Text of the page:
How to use Apple's content cache service to boost network performance

It's no secret that all devices require updates in order to ensure that endpoints are protected from the latest known attacks, keeping data safeguarded from external threats. This applies to patches that keep both applications and the underlying operating system, up-to-date with the most recent secure and stable code.

Patching modern devices in a timely manner is not without its own unique challenges. Chief among them depends on the number of clients on the network, the total combined file size of the updates required to bring a device into compliance, and the WAN speeds used to download said updates from Apple's update servers.

The resulting task is further complicated by Apple's ever-increasing presence on corporate networks and the influx of personal devices communicating alongside enterprise-managed ones-this means that bandwidth usage could double, triple, or even quadruple the overall network utilization. This can unfortunately result in added expenses and/or degraded performance for all users on the network.

The good news is that Apple has already provided a holistic solution in the form of the content cache service that works its magic by registering itself with Apple's update servers and downloading the content requested on behalf of the clients on the network. It then stores this content on the server's local drive in a designated directory that is protected against access by way of encryption using a key known only to macOS.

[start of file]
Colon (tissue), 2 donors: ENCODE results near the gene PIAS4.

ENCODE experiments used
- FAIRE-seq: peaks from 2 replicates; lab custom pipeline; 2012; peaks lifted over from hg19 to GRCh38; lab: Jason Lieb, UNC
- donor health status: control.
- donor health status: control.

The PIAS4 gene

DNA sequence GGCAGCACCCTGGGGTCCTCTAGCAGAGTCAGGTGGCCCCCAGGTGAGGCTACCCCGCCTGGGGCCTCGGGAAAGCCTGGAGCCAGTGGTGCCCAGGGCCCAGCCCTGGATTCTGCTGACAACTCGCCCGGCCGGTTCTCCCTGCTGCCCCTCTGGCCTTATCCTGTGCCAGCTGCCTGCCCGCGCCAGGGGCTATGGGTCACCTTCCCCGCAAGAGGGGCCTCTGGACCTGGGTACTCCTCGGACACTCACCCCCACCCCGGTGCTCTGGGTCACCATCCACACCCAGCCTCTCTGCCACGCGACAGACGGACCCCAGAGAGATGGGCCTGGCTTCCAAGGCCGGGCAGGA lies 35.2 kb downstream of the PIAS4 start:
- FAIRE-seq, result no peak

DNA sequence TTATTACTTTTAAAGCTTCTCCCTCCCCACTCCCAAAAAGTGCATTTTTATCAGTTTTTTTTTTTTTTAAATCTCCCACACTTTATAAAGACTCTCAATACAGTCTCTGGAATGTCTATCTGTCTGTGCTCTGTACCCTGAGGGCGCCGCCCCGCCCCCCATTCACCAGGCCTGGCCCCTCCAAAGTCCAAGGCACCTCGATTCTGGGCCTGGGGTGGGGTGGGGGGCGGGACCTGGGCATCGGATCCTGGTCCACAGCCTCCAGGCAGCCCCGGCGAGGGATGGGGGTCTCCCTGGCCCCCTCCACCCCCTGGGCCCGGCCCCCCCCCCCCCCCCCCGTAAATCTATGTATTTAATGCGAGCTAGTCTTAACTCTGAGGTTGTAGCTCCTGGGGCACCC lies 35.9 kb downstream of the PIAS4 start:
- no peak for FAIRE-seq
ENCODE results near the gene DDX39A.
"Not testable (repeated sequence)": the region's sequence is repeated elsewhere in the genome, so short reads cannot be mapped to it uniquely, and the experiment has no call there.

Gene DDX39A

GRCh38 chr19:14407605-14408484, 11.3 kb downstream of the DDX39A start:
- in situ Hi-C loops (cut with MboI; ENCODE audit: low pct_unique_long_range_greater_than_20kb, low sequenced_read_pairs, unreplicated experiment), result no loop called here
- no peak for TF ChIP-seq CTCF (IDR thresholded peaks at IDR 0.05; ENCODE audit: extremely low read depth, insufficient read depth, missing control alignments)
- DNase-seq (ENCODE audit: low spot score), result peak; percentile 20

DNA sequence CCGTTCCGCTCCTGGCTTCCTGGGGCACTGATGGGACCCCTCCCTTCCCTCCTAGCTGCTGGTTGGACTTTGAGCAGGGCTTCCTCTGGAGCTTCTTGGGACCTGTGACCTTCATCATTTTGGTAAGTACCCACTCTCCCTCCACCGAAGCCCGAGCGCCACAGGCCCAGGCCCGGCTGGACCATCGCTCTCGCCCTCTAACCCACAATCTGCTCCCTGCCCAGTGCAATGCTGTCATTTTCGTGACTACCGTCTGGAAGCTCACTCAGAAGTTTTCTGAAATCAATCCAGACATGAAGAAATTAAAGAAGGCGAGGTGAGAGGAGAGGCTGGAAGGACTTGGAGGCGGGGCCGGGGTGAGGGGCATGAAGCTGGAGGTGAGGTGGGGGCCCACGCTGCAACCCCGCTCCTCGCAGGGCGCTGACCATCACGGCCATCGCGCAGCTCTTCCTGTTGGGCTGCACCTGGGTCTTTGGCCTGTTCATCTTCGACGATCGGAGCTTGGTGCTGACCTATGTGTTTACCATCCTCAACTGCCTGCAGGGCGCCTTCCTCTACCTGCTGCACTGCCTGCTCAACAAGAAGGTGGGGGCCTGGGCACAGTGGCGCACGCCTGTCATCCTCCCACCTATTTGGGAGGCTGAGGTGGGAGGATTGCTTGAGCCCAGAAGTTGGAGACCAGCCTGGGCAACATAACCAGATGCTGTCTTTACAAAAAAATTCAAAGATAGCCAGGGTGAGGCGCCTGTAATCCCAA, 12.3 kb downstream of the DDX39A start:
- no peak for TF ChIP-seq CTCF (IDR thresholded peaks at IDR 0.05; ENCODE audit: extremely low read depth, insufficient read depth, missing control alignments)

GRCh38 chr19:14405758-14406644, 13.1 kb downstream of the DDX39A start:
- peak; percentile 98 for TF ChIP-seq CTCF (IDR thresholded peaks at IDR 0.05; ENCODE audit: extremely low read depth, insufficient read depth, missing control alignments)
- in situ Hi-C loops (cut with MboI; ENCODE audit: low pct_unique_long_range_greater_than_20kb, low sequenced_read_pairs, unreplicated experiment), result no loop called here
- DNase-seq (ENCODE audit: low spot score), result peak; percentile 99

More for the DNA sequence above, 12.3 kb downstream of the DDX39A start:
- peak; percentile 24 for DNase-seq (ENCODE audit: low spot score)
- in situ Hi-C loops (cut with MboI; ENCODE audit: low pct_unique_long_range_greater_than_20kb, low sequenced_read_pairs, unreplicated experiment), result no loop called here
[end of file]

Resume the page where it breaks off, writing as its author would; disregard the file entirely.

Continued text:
SEE: How to choose between Windows, macOS, and Linux (free PDF) (TechRepublic)

Apple's content cache service-previously only found in macOS Server-is now available to any device and may be enabled on multiple devices to provide redundancy in the form of fail-over or round-robin configuration, serving cached content whenever client devices make the request. This allows for a dramatic reduction in bandwidth utilization overall by containing update traffic to the internal network, which simultaneously optimizes network utilization while drastically cutting down the time it takes to update devices.

Before diving into how to set up Apple's content cache service, let's take a moment to check the lists of requirements, shall we?

How to enable Apple's content cache service

Figure A

With the above settings completed, the cache service will be enabled and run with its default configurations. To further modify its running configuration, look to the steps below to granularly control how the cache server will function.

How to modify the content cache server's settings

1. With the Content Caching service on, select the drop-down menu next to Cache to make the service available to Only Shared Content (1st-party applications and updates for macOS and iOS), Only iCloud Content (files and folders users access regularly), or All Content (enabling both former and latter content types) (Figure B).

Figure B

2. Clicking the Options button allows admins to modify where the cached content will reside. More specifically, admins can choose to store downloaded content for caching on separate drives (either local or networked) without impacting the local storage drives on the devices, if they wish, by clicking the Edit button on the following window and selecting the drive they wish to utilize instead (Figure C).

Figure C

3. Admins may control how much storage space is made available to the cache by modifying the Cache Size slider. By default, the slider is set to Unlimited. While macOS does an admirable job of maintaining the cache size so as to not leave the host server without available storage, if you wish to further manage the allotted space, you may do so by adjusting the slider scale to the appropriate storage limit (Figure D).

Figure D

Also see